Strategies for growth
We also expect retailers in other markets to become more innovative and explore new business models that will make them more competitive in the future. Here are some examples of new ideas and new ways to generate excitement in retail.
Easy access and small-format retail
Of the remaining 40 retailers on the Top 50 list, a number shifted rankings in 2021 due to shoppers looking for easier access and value. They include the convenience chains A.S. Watson in China, Hong Kong-based Dairy Farm, Japan’s Family Mart and Canada-based Couche-Tard (usually under the Circle K banner). All grew organically or by way of acquisition.
Small pantry grocery formats also did well in multiple markets for Tesco, Auchan, Casino and Spar International, all of which continued to open stores in existing markets. Discounters such as Jerónimo Martins’ Ara in Colombia and U.S. chains Dollar General and Dollar Tree continued to grow sales and store count.
Retailers that did not shift position, including Walgreens Boots Alliance, Germany’s Rewe and Japan’s Aeon mix of formats, and apparel retailer Fast Retailing (parent company of Uniqlo), all held their own in the markets where they compete. Each found new ways to engage shoppers with new omnichannel solutions, especially for smartphones.
Casino, Metro AG and Falabella invested significantly in omnichannel and integrating services and fulfillment across multiple groups. At the same time, these retailers are re-evaluating each market to shape their 2022 investment strategies.
Tencent owns no retail units of its own but enables other industries, including retail partners JD.com and Walmart along with thousands of small startups on social media within the Chinese market. Rakuten, Mercado Libre and eBay all continue to innovate well beyond their original business models into new retail initiatives and international markets. The growth of extended marketplaces by all major retailers has complicated the market view as they continue to cross channel borders into new product and service offerings.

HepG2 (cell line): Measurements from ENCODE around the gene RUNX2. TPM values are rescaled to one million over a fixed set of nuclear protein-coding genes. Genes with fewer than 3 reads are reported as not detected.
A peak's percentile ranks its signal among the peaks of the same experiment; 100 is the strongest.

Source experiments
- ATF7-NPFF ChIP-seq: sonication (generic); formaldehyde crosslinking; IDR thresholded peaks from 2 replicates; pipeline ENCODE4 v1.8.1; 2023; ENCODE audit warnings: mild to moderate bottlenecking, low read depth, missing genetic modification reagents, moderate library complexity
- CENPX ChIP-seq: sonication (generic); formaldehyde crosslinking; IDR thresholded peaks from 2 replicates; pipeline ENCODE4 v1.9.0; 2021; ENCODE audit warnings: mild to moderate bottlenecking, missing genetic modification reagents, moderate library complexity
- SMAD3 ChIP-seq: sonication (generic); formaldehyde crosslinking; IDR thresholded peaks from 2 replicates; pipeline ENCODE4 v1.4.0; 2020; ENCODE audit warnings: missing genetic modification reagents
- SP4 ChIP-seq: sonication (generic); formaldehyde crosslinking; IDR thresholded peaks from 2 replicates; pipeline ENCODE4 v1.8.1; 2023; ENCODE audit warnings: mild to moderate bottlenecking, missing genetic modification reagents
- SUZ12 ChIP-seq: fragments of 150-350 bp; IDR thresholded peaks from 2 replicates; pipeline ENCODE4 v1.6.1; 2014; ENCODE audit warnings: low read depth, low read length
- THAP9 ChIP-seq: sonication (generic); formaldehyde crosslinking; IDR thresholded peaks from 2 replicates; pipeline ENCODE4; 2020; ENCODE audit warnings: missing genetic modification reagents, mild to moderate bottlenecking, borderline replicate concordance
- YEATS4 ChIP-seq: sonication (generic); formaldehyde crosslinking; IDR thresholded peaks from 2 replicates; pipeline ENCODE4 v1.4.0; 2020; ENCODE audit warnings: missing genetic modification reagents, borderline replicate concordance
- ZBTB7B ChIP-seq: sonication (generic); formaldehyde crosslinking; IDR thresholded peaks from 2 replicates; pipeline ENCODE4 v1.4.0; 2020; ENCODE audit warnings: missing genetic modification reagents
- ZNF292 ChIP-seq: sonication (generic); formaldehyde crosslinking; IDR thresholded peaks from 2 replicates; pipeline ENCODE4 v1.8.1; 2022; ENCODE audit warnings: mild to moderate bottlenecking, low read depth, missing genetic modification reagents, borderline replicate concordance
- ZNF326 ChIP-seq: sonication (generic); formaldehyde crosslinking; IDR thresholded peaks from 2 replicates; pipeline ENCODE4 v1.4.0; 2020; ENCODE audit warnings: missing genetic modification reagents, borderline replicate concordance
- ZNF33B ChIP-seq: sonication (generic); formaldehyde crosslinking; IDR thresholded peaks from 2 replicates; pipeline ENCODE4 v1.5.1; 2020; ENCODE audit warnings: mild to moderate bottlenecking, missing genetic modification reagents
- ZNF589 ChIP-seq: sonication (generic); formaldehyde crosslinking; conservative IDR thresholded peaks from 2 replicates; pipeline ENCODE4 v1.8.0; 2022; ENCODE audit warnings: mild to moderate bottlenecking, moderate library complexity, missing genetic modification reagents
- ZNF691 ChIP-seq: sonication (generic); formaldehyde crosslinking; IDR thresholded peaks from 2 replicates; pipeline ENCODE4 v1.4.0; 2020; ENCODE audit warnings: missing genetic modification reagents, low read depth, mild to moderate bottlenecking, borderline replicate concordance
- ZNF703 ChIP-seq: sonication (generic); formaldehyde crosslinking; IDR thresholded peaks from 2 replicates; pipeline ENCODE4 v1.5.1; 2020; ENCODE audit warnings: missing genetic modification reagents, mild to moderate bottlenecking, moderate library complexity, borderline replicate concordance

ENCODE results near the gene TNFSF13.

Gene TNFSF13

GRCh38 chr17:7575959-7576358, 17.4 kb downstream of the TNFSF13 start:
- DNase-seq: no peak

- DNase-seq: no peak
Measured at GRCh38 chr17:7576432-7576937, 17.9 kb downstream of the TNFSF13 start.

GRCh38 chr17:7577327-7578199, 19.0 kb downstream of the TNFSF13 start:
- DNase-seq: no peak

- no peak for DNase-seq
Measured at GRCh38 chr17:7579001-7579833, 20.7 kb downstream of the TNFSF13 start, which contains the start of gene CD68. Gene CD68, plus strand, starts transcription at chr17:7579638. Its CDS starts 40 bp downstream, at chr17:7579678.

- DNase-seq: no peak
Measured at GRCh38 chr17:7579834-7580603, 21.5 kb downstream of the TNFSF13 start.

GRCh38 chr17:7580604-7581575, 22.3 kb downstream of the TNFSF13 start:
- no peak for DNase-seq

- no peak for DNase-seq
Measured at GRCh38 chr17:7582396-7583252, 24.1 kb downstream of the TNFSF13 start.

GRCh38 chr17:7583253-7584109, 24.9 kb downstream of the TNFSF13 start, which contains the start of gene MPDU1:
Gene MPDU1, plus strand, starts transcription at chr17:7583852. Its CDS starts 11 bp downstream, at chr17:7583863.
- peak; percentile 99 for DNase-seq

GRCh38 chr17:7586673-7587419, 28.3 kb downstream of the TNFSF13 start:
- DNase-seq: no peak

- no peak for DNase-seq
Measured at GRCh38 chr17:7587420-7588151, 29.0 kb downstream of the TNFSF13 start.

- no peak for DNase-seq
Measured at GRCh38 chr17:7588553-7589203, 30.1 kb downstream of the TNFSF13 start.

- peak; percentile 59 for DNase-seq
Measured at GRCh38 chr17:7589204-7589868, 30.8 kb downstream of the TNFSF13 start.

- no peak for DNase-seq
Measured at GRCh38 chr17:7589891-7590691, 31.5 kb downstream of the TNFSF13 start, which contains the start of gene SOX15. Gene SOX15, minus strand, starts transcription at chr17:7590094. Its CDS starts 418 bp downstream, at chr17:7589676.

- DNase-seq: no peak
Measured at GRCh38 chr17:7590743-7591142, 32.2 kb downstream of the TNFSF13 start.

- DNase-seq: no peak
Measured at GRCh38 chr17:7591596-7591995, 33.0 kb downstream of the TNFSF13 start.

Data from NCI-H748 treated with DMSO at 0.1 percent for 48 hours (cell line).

Regional and local focus
Several regional retailers are noteworthy for their operational excellence, including home improvement companies Lowe’s, Adeo Group and Kingfisher. Electronics specialists like Ceconomy (owner of Media Markt/Saturn), Best Buy and Euronics continue to operate successfully in a tough channel that competes directly with local and global pure-play companies.
Department store chains in all countries continue to lose overall share, though most had a burst of sales in the summer when most countries relaxed COVID-19 restrictions. The hypermart channel has also stopped growing as retailers have responded to shopper needs for proximity and convenience. Retailers in this channel have been replaced by cash-and-carry concepts in some markets.
Looking ahead to 2022 and beyond, investment in store networks will clearly return with a large number of remodels and a limited number of new store openings. In-store digital technology like smart shelving and frictionless purchases are expected to be a major competitive differentiator. Omnichannel access is expanding to lower-income groups, which can be a major game changer in Latin America and Africa. Greater use of small autonomous vehicles for fulfillment at a time of limited staffing is already evident in cities and on campuses. Next year’s evaluations will be based more on how well new formats address changed shopper needs and the success of global procurement strategies.